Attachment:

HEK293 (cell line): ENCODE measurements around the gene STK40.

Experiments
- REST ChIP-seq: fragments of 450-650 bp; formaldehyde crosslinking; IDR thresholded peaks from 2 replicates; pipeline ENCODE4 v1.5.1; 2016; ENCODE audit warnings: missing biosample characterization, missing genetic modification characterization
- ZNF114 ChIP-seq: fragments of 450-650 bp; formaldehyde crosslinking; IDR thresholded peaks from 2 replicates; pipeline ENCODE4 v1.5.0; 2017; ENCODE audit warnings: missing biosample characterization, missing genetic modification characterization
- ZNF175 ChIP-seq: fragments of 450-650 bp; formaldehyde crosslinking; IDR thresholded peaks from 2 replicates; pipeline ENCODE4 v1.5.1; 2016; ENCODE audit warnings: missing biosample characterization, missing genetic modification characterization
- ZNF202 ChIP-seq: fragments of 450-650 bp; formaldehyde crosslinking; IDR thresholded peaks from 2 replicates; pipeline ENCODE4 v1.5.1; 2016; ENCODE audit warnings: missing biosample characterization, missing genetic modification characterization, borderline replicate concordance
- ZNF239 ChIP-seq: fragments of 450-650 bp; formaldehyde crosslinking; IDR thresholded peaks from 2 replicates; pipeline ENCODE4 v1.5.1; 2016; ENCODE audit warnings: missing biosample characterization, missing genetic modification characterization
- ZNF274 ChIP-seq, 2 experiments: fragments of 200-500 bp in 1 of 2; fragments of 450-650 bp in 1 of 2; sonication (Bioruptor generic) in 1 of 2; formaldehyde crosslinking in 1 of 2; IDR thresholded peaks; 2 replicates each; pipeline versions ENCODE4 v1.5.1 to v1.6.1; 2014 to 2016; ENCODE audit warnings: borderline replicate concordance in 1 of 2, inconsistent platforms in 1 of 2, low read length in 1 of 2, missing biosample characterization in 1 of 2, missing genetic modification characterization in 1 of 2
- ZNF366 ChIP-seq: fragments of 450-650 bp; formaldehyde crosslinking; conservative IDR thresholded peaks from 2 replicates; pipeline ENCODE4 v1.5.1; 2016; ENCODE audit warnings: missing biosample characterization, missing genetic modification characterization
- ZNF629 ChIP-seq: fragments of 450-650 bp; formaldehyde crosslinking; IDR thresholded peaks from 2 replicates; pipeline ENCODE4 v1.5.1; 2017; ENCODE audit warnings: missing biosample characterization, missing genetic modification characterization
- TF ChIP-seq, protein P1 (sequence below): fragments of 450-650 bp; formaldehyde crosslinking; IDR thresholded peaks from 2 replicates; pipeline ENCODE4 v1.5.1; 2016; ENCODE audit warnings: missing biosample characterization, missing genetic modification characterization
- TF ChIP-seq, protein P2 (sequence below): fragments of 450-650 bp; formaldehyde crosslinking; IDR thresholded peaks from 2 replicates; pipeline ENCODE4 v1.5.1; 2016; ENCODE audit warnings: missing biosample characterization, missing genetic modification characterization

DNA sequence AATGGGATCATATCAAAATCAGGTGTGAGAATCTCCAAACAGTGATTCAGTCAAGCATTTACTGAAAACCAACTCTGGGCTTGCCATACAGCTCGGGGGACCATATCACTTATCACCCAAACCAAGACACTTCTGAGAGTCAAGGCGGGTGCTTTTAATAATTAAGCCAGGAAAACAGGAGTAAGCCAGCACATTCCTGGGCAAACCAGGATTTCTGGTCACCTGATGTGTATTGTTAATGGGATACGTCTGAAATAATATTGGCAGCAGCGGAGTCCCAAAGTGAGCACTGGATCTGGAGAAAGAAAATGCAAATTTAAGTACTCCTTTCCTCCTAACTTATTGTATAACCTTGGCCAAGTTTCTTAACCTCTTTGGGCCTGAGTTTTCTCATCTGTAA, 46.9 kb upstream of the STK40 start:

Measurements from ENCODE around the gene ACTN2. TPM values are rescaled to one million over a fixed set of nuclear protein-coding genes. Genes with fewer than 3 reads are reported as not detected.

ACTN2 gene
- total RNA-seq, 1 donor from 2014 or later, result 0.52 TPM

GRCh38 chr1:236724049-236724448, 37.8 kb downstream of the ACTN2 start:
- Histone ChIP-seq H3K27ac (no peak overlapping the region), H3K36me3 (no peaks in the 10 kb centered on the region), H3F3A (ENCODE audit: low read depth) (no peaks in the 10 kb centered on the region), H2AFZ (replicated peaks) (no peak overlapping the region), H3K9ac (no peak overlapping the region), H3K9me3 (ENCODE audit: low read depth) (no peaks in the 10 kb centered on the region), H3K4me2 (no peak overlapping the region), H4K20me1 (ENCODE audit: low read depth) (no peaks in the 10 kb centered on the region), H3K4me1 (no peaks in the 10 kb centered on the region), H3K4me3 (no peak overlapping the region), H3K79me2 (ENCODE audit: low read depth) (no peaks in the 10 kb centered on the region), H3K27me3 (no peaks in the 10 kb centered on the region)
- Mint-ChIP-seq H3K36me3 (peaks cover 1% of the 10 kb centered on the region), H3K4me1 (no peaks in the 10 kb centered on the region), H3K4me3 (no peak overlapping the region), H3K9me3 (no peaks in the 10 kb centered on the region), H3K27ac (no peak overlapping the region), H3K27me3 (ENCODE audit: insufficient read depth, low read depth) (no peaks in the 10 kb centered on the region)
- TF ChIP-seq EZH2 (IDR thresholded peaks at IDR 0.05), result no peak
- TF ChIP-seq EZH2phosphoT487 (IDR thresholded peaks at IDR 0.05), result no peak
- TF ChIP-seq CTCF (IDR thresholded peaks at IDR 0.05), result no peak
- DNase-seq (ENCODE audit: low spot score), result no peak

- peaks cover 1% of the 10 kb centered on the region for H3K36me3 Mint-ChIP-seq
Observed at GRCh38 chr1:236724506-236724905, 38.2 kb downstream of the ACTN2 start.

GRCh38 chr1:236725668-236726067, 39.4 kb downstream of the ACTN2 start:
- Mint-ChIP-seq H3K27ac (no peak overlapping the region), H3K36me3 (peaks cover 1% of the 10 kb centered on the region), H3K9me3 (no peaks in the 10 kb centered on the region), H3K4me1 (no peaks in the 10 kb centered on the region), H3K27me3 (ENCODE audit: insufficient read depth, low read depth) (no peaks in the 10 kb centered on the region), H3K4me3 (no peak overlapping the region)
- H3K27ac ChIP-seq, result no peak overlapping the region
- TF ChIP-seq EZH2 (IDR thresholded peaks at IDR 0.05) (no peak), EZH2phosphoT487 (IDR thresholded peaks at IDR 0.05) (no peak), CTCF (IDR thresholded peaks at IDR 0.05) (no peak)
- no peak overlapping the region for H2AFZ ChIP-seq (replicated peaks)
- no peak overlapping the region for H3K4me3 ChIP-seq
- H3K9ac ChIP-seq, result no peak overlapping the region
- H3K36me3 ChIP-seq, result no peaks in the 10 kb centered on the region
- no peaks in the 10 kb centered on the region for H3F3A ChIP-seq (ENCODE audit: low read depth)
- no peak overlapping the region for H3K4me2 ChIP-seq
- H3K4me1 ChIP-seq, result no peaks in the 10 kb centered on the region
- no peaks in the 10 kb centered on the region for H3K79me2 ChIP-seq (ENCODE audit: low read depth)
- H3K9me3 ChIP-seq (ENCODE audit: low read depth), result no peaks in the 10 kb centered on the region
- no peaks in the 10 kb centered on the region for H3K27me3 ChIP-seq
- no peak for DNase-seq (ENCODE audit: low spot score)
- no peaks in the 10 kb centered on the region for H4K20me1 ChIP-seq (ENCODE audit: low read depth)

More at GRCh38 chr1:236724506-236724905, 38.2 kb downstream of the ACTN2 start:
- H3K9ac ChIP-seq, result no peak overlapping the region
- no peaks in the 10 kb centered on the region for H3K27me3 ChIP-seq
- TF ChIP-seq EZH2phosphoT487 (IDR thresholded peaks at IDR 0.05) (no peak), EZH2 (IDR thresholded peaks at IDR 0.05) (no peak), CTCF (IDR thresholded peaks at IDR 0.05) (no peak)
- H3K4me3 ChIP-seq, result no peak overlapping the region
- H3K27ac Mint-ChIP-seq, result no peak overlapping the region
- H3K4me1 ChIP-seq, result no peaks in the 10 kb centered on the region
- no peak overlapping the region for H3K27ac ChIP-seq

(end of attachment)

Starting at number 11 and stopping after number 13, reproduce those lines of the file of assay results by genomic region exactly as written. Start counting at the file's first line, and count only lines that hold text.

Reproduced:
- TF ChIP-seq, protein P1 (sequence below): fragments of 450-650 bp; formaldehyde crosslinking; IDR thresholded peaks from 2 replicates; pipeline ENCODE4 v1.5.1; 2016; ENCODE audit warnings: missing biosample characterization, missing genetic modification characterization
- TF ChIP-seq, protein P2 (sequence below): fragments of 450-650 bp; formaldehyde crosslinking; IDR thresholded peaks from 2 replicates; pipeline ENCODE4 v1.5.1; 2016; ENCODE audit warnings: missing biosample characterization, missing genetic modification characterization

DNA sequence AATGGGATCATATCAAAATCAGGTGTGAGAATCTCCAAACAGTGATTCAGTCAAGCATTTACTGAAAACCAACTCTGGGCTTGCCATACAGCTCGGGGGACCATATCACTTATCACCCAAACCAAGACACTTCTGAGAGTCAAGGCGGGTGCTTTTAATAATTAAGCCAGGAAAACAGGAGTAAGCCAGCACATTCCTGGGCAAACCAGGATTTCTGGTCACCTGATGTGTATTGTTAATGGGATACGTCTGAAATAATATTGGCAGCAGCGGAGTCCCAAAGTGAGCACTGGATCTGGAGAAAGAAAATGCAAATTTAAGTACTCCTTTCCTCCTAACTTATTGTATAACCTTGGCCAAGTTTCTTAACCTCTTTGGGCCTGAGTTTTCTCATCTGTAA, 46.9 kb upstream of the STK40 start: